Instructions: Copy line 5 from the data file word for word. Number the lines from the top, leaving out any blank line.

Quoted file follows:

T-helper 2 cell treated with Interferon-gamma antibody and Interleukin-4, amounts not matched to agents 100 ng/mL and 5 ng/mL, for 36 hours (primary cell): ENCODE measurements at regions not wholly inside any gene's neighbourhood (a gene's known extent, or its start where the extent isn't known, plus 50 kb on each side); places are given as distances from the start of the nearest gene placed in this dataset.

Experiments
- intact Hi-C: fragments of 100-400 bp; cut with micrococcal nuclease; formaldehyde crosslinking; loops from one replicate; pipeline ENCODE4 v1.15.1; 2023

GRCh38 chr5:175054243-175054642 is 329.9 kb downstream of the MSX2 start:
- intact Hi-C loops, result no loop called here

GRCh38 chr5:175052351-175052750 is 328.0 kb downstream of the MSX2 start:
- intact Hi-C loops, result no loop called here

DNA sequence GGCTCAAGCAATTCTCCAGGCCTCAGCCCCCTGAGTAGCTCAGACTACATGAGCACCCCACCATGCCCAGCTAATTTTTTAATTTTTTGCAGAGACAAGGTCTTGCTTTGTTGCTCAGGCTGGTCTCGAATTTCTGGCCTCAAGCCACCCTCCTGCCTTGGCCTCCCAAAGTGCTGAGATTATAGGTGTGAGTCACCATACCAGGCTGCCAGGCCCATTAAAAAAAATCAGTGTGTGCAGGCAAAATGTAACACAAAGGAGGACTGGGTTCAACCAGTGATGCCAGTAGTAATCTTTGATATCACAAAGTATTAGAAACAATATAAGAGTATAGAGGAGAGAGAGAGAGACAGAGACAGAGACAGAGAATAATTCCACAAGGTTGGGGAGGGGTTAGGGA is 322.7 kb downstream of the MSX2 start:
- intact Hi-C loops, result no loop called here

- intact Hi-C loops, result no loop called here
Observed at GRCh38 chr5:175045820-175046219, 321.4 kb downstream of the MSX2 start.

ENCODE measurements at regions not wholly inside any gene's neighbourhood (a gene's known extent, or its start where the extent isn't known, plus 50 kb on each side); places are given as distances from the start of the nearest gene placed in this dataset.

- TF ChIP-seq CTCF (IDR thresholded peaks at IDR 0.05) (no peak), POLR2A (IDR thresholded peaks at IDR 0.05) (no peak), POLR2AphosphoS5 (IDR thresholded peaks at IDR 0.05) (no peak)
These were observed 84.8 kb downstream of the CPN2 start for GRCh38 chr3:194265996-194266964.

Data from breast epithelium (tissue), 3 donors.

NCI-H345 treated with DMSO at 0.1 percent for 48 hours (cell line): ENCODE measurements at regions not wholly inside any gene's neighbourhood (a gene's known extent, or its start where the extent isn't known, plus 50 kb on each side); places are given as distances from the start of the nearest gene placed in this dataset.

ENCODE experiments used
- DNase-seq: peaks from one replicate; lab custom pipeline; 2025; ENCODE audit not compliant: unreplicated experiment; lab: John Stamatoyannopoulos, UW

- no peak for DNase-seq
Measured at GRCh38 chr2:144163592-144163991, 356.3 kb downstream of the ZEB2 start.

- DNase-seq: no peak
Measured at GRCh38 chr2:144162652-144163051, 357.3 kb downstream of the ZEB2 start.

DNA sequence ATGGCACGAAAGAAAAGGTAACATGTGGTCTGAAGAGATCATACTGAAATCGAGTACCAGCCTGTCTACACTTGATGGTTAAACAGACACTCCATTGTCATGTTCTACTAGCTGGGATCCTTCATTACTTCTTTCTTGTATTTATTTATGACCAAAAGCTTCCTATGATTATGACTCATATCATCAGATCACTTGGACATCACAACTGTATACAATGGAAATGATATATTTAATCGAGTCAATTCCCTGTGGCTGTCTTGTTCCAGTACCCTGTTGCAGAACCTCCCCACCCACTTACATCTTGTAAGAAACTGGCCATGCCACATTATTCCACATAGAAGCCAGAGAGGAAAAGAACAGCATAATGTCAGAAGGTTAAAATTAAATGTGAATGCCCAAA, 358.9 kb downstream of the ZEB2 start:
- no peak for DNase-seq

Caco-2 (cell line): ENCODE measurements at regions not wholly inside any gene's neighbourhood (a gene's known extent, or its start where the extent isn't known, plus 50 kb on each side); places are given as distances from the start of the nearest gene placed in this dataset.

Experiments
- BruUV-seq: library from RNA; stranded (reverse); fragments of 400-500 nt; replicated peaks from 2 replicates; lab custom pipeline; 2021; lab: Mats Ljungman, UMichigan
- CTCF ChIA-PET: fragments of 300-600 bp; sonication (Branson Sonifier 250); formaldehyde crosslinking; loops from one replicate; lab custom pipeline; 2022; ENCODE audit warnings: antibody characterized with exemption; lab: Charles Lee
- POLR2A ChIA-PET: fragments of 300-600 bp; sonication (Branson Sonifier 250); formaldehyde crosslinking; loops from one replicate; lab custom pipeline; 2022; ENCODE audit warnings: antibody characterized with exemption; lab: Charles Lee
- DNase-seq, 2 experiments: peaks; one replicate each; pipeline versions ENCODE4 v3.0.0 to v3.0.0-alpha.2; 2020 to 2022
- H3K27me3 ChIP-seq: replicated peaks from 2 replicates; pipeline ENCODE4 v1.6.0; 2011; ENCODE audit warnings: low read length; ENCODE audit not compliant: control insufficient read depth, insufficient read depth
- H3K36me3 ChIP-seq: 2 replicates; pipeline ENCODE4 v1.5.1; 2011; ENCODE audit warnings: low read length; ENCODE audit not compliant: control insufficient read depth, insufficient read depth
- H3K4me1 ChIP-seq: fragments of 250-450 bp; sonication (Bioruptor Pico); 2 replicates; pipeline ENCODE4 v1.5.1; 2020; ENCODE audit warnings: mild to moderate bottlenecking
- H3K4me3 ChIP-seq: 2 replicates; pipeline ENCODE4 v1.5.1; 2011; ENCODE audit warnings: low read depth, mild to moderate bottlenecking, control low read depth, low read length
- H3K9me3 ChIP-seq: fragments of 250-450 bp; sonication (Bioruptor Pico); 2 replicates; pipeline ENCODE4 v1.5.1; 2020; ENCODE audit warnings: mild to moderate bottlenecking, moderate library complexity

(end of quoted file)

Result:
- intact Hi-C loops, result no loop called here